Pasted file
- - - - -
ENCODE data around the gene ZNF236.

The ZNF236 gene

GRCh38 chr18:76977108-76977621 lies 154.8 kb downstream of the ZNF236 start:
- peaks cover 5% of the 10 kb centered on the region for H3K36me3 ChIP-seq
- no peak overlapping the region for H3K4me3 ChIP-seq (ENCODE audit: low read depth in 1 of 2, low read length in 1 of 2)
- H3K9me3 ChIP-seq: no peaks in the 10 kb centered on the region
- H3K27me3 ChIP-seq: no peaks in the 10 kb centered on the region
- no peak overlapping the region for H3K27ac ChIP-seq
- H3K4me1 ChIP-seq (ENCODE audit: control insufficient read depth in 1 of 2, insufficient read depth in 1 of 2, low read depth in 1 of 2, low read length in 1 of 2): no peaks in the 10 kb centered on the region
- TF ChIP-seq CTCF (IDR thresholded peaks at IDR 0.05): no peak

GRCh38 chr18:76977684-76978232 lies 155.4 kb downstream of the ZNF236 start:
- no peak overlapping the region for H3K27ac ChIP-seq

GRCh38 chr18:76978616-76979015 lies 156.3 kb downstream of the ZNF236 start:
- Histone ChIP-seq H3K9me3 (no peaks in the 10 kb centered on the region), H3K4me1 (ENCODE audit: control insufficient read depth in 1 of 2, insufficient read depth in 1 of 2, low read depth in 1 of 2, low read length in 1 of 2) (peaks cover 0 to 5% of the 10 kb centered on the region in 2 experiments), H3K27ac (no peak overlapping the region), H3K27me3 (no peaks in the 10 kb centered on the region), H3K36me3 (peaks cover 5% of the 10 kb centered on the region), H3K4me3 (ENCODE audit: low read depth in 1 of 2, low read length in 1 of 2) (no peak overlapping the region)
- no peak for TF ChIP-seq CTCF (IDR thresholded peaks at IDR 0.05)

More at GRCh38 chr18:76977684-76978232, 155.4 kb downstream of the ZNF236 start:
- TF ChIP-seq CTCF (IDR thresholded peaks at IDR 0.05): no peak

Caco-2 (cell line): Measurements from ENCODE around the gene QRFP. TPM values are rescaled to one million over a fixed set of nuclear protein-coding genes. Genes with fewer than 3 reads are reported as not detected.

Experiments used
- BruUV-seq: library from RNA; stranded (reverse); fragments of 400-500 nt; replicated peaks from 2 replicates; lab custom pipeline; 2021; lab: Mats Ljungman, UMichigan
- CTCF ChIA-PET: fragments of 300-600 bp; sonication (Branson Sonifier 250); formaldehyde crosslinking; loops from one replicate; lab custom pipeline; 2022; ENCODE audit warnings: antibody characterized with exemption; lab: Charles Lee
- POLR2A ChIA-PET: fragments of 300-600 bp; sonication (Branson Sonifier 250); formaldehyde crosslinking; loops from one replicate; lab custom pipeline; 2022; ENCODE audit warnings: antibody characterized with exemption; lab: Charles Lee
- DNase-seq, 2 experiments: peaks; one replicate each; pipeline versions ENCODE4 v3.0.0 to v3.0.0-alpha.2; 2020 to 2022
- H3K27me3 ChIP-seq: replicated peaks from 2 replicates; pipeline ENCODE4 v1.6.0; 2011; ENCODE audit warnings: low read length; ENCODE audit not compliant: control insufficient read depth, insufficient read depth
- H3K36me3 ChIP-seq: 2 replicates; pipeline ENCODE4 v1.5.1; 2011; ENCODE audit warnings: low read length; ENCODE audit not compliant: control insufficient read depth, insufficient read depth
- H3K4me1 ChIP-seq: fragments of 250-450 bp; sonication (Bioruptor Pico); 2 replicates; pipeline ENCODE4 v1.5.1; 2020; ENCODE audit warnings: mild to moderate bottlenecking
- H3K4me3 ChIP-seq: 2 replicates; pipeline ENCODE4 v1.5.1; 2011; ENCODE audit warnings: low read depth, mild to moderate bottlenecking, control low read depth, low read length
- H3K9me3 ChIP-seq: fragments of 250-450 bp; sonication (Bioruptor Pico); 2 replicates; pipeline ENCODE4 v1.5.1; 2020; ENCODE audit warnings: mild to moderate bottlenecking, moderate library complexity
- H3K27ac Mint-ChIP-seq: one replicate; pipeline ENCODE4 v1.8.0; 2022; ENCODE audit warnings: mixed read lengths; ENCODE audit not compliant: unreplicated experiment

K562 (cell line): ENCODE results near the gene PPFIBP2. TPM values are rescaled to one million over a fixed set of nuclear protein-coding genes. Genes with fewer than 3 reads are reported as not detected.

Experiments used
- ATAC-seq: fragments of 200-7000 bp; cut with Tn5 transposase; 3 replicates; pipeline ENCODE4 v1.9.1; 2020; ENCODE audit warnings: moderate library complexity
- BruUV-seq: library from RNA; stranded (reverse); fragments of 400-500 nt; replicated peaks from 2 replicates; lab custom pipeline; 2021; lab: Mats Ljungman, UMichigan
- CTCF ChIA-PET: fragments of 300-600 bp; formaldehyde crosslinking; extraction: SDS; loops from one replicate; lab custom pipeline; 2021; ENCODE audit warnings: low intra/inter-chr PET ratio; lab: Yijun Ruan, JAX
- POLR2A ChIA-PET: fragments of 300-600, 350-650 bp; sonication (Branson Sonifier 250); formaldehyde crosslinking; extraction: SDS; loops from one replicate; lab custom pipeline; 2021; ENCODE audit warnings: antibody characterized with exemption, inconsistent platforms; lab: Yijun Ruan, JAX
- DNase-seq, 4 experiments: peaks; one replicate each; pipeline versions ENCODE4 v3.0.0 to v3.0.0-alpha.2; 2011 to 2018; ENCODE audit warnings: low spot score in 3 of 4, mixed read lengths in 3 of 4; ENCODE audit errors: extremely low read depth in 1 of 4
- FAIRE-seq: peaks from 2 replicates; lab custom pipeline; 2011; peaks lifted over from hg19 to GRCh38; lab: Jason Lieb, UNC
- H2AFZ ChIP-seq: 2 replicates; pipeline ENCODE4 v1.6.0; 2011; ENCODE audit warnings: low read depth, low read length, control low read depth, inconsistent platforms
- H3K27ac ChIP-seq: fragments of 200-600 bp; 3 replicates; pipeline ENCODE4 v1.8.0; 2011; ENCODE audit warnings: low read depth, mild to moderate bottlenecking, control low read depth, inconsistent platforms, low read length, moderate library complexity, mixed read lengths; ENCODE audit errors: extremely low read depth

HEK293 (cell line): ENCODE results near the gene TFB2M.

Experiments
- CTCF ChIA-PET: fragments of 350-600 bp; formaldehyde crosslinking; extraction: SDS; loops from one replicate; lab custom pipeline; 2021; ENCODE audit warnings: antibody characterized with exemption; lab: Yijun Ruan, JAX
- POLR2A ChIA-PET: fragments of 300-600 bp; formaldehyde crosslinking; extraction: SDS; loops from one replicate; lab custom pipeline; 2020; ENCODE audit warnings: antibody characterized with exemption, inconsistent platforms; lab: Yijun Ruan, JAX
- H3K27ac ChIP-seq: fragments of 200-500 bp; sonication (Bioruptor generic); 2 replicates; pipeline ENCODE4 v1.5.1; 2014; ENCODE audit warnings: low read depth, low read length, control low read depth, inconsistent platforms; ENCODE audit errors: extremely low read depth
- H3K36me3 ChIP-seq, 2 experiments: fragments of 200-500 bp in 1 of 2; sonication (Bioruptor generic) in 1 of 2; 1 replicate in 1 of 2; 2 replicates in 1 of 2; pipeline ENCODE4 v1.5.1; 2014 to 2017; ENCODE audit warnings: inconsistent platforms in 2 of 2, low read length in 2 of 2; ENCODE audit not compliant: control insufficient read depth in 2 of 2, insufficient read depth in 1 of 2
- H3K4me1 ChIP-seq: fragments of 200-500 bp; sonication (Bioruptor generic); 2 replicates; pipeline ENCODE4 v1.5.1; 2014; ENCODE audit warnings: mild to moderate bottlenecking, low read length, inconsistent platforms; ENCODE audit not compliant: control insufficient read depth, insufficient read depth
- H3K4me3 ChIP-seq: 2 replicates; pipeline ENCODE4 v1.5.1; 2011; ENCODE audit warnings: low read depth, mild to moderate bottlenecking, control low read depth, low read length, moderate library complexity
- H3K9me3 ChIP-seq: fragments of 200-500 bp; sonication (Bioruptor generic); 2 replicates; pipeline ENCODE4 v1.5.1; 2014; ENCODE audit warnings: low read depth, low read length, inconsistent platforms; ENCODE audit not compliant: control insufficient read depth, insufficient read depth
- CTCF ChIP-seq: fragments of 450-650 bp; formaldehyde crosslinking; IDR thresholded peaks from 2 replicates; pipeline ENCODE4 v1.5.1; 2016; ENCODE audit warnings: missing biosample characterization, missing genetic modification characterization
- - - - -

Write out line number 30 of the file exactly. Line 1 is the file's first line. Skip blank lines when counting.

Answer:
K562 (cell line): ENCODE results near the gene PPFIBP2. TPM values are rescaled to one million over a fixed set of nuclear protein-coding genes. Genes with fewer than 3 reads are reported as not detected.